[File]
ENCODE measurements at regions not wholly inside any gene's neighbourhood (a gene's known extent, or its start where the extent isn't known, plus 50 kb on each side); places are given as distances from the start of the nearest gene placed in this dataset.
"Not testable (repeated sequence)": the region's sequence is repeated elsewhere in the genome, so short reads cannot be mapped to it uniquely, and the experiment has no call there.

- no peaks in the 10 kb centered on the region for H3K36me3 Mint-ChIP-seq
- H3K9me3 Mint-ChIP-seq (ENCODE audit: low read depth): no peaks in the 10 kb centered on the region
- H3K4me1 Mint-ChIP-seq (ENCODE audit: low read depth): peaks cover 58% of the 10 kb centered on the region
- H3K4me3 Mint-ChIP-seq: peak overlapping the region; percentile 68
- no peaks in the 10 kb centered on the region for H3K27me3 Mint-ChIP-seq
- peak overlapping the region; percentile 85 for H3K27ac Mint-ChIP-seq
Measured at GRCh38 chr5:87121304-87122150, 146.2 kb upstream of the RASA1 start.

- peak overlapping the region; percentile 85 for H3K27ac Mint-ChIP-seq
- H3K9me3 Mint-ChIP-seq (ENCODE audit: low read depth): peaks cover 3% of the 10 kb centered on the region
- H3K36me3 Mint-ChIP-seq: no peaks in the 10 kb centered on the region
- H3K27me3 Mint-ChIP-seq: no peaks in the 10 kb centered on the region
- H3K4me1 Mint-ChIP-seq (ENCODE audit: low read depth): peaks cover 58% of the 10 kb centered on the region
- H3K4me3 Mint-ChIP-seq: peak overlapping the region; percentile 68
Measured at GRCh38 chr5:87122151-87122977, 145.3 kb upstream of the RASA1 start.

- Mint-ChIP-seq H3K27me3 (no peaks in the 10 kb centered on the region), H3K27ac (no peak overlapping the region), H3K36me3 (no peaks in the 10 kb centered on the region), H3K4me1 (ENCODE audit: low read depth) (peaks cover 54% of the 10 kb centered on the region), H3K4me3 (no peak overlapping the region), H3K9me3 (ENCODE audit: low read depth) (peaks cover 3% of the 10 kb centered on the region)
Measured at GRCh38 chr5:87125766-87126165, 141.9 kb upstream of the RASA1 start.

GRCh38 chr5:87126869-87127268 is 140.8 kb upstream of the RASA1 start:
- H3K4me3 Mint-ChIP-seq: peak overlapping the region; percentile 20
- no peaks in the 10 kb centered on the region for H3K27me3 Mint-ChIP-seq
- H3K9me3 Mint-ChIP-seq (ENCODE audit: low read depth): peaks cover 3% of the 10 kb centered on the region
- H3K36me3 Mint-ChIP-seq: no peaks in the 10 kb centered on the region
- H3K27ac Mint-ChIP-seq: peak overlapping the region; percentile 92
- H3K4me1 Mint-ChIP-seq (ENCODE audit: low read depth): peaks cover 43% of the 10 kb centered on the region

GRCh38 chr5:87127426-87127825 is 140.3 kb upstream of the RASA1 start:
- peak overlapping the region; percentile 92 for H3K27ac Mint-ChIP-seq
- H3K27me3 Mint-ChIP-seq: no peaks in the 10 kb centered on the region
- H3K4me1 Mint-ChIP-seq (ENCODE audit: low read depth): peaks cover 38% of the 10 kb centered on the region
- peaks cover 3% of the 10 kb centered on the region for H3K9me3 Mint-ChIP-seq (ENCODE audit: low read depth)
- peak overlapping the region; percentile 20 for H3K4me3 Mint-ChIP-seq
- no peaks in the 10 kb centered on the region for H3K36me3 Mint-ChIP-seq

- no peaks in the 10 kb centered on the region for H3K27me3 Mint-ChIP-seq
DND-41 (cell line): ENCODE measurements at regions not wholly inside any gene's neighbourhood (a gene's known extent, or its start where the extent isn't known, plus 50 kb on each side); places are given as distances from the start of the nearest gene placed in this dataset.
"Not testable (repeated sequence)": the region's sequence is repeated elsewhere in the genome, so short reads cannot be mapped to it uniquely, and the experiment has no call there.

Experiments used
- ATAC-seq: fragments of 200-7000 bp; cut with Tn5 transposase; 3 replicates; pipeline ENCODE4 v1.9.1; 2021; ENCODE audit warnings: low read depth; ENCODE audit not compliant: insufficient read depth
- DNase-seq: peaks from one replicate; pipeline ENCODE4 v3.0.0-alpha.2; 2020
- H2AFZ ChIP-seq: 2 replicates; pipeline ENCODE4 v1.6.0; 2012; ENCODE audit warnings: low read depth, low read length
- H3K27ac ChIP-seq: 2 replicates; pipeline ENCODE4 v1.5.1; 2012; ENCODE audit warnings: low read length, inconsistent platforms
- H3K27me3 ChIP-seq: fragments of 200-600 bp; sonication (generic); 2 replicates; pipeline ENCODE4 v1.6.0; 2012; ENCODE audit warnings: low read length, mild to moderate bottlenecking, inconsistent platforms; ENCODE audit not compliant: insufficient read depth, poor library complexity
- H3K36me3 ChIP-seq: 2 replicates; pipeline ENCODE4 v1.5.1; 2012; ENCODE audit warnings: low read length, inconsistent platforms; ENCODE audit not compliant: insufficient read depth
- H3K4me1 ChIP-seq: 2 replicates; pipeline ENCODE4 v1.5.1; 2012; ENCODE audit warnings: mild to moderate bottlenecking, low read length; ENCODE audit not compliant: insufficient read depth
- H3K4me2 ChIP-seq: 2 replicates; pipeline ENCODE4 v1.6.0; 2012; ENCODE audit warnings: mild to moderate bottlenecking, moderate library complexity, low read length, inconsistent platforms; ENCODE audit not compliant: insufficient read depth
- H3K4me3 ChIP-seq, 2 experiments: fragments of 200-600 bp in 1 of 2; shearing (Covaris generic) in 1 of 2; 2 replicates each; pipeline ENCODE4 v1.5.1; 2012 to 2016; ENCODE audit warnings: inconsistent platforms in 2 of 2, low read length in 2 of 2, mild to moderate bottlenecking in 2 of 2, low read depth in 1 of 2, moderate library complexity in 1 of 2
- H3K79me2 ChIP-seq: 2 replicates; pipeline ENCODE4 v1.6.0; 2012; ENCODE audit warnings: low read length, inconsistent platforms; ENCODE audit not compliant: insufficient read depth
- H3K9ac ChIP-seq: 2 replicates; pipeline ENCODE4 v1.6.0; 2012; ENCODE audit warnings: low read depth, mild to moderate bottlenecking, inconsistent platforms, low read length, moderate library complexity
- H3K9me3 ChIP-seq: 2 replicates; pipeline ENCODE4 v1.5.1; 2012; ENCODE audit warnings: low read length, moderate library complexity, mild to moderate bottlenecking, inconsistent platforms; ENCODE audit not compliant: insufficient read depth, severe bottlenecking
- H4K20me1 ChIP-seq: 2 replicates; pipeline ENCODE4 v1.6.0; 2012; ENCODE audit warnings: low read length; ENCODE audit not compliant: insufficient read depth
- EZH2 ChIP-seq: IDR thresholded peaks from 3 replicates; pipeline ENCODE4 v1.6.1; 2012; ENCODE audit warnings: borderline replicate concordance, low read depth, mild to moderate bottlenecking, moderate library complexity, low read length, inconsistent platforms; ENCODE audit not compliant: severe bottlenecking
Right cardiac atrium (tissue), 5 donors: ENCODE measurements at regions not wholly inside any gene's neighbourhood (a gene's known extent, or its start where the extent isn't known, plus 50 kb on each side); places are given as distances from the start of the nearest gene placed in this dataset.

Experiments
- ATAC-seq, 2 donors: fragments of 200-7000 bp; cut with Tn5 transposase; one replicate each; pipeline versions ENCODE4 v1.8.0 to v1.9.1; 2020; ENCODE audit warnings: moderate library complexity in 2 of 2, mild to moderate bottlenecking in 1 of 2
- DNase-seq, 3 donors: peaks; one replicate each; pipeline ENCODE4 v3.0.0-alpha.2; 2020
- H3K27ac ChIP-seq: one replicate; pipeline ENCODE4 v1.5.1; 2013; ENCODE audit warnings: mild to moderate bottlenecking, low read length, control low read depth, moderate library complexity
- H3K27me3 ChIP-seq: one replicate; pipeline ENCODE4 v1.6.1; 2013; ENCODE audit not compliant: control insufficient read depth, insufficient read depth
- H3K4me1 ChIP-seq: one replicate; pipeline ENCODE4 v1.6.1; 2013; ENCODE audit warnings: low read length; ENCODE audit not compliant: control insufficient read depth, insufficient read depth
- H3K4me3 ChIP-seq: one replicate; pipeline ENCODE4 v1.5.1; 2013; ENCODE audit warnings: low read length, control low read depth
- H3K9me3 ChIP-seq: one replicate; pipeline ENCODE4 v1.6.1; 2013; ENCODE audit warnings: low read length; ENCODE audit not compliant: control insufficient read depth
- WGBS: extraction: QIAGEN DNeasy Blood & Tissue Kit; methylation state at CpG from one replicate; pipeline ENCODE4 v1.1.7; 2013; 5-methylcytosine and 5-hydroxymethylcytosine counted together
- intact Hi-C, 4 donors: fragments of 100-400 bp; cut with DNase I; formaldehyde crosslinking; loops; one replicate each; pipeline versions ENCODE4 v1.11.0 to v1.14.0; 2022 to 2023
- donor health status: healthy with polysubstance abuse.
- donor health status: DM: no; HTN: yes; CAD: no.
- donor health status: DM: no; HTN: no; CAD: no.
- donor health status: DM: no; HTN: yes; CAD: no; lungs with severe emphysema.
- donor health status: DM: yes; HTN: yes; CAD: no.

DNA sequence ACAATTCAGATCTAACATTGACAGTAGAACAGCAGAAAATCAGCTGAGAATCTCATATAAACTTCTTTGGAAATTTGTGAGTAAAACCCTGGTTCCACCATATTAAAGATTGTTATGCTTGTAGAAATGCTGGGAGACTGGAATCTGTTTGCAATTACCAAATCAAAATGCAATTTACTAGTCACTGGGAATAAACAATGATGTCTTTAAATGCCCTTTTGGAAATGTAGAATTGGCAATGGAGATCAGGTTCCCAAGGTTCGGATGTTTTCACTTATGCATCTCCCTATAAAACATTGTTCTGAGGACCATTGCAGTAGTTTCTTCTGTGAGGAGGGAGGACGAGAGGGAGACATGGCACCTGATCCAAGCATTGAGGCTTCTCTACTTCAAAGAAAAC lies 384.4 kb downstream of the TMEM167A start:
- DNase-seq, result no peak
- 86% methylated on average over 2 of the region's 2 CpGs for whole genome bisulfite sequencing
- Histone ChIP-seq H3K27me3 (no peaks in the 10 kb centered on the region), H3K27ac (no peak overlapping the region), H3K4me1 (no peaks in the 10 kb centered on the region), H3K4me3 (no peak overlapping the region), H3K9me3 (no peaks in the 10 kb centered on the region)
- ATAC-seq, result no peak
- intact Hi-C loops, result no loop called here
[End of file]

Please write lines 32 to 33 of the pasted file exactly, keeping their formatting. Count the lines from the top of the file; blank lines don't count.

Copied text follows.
- no peaks in the 10 kb centered on the region for H3K36me3 Mint-ChIP-seq

- no peaks in the 10 kb centered on the region for H3K27me3 Mint-ChIP-seq